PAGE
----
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Copyright © 2020 Albuquerque Journal
Three proposed ordinances aimed at helping Albuquerque workers during and after the COVID-19 pandemic have drawn the ire of local business groups, whose leaders say the rules would hurt businesses just as they’re beginning to recover.
Albuquerque City Councilors Isaac Benton and Lan Sena introduced the three ordinances at a meeting Monday.
One proposal would require employers to provide workers with up to 80 hours of paid sick leave for a variety of ailments, including the novel coronavirus.
Another would require certain essential businesses to pay some employees up to $75 extra per shift in “emergency premium” pay.
A third would require some employers to provide personal protective equipment, such as masks, for their employees.
The proposals would apply to businesses within Albuquerque’s city limits.
Terri Cole, president and CEO of the Greater Albuquerque Chamber of Commerce, said the measures were “a surprise and a huge disappointment.”
Cole and Lynne Andersen, president of NAIOP New Mexico, said they fear the bills will be pushed through without enough discussion and, if approved, would place an excessive burden on businesses that have already been hammered by shutdowns related to the pandemic.
“The entire action lacks sensitivity to business concerns,” Cole said. “It lacks a respect for transparency and public process.”
By contrast, Andrea Serrano, executive director of workers rights nonprofit OLÉ, said the proposed rules are designed to create a framework that supports vulnerable Albuquerque workers during a particularly tenuous period.
“Their safety has to be at the forefront as we talk about reopening as an economy,” Serrano said.
Serrano wouldn’t say whether OLÉ had a role in crafting the ordinances, but said the nonprofit supports all three.
Benton did not respond to requests for comment and Sena was unavailable for comment Thursday afternoon.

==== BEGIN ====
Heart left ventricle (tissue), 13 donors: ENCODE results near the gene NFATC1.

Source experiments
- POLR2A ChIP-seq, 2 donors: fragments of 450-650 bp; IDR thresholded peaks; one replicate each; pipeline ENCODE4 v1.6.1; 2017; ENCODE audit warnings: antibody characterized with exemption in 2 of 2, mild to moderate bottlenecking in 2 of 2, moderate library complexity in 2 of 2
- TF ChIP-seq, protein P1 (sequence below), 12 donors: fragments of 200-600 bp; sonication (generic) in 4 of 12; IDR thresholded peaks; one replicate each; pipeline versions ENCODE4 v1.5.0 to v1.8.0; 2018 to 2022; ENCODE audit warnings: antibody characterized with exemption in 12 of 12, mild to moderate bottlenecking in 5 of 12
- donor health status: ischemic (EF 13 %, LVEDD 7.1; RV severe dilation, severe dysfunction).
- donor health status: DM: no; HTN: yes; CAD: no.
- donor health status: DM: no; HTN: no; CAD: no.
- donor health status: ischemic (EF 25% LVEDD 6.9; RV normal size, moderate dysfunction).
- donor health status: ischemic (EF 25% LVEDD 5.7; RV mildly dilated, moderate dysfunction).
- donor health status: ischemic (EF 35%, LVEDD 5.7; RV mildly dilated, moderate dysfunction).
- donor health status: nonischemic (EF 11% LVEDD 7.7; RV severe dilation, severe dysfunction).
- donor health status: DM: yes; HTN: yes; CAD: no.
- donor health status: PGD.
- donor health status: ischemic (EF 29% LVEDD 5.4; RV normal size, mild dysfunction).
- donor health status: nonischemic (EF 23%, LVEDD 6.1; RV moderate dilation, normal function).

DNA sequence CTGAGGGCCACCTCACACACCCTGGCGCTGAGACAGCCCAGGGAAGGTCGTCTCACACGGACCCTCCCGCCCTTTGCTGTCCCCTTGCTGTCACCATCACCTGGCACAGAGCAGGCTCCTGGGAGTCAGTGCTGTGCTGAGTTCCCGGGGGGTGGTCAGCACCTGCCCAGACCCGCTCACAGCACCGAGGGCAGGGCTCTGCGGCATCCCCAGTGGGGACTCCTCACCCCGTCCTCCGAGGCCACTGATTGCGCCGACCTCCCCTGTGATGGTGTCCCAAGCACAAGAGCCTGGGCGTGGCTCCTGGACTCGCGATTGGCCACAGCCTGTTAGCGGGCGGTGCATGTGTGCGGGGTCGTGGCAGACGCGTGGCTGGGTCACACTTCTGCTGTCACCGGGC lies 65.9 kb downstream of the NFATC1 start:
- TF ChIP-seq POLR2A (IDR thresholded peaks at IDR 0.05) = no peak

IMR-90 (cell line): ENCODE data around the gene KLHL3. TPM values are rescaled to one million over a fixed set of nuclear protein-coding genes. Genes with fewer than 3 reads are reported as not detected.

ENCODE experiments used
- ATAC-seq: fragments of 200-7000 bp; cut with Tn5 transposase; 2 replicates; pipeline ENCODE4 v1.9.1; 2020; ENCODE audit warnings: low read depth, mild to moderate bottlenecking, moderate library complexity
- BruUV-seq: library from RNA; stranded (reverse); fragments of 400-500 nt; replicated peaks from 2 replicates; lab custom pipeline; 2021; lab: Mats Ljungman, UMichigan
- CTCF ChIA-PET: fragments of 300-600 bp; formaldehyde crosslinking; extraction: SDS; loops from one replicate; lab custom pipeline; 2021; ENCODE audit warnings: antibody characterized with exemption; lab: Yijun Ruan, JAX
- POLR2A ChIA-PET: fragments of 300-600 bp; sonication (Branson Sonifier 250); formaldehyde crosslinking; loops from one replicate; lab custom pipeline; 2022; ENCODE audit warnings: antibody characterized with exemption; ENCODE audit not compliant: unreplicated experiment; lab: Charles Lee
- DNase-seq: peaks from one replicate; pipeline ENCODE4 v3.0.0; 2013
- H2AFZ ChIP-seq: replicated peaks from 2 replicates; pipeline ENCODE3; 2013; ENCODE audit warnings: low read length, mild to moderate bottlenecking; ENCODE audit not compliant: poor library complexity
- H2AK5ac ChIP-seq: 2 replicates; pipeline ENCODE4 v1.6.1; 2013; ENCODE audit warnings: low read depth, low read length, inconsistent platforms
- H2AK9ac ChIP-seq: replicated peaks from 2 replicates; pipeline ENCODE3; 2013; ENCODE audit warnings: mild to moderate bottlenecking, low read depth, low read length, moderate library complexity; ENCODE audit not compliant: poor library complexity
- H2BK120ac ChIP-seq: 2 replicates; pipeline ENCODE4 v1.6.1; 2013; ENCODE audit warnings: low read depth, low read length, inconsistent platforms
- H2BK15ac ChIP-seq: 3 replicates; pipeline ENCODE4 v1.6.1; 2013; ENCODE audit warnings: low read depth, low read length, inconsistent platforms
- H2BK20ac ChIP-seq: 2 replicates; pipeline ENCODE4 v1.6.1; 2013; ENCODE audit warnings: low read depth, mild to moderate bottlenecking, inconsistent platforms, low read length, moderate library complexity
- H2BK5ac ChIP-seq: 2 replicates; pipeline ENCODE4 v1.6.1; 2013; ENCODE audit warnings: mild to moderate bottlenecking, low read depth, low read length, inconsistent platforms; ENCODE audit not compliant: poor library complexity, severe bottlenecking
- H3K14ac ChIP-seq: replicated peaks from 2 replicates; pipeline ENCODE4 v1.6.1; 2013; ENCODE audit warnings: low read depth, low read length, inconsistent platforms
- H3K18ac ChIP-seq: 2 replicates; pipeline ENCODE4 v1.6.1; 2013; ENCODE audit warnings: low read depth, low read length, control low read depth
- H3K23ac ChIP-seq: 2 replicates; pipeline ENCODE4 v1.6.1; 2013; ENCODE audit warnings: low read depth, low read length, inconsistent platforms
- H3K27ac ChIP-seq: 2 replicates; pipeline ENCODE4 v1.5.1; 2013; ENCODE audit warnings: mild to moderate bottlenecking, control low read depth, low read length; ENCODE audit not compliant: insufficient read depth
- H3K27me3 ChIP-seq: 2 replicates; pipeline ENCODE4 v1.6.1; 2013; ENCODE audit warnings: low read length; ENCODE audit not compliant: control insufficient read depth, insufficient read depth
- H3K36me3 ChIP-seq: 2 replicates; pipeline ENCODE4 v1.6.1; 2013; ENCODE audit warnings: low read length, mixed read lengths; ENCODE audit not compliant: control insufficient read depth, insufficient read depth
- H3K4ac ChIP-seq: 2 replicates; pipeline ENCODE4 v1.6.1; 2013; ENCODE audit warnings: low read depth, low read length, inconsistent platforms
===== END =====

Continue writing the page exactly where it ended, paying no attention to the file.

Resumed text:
Albuquerque Mayor Tim Keller’s office didn’t take a stance on the bills Thursday.
“We will review these pieces of legislation from the City Council,” spokeswoman Jessie Damazyn wrote in an email. “Our focus is on the health of our city, the recovery of our economy and public safety. Policies this wide-reaching need full public vetting with stakeholders from all walks of life.”
The Public Health Emergency Premium Pay Ordinance requires a variety of businesses categorized as essential by the governor’s public health emergency executive orders and that employ more than 50 people to pay workers who are exposed to the public or other workers an extra $30 to $75 per shift, depending on the length of the shift. To qualify for the extra pay, an employee must earn $15 an hour or less.
Serrano said the purpose of the bill is to provide a boost for low-paid employees who have been most responsible for keeping the economy running during the pandemic.
Andersen objected to the broad definition of essential workers, which ranges from grocery store clerks to laundromat attendants. Cole said potential punishments for violating the rule, which include petty misdemeanor charges, in addition to civil penalties, are unnecessarily onerous, calling the ordinance “heavy-handed.”
The proposed sick leave ordinance resembles others proposed in previous years, which have stalled in the council or been defeated at the ballot box.
The councilors’ proposal would require employers to allow full-time workers to take up to 80 hours of sick leave – enough for a two-week quarantine – through the end of 2020.
The bill also allows for a more conventional paid sick leave system, to be implemented on a permanent basis in 2021. That system would require employers to provide up to 56 hours per year of leave for mental and physical illnesses, injuries and preventive medical care for workers and their families.
Andersen said the proposal uses the pandemic as a reason to set up mandatory paid sick leave in perpetuity. Cole said the emergency portion of the sick leave bill may be largely redundant after a recent federal law requiring certain employers to provide employees with paid sick leave if they can’t work due to COVID-19.
“We are a long way from getting to the end of this pandemic and all business right now is still struggling,” Cole said.
Despite that, Serrano said some employees still lack sick leave, and the pandemic underscores the perils of forcing employees to choose between their health and their income.
“It’s a response to the immediate need, and it’s a response to the long-term need,” she said.
The bills will be discussed during a council meeting June 29. If approved, the ordinances would go into effect five days later.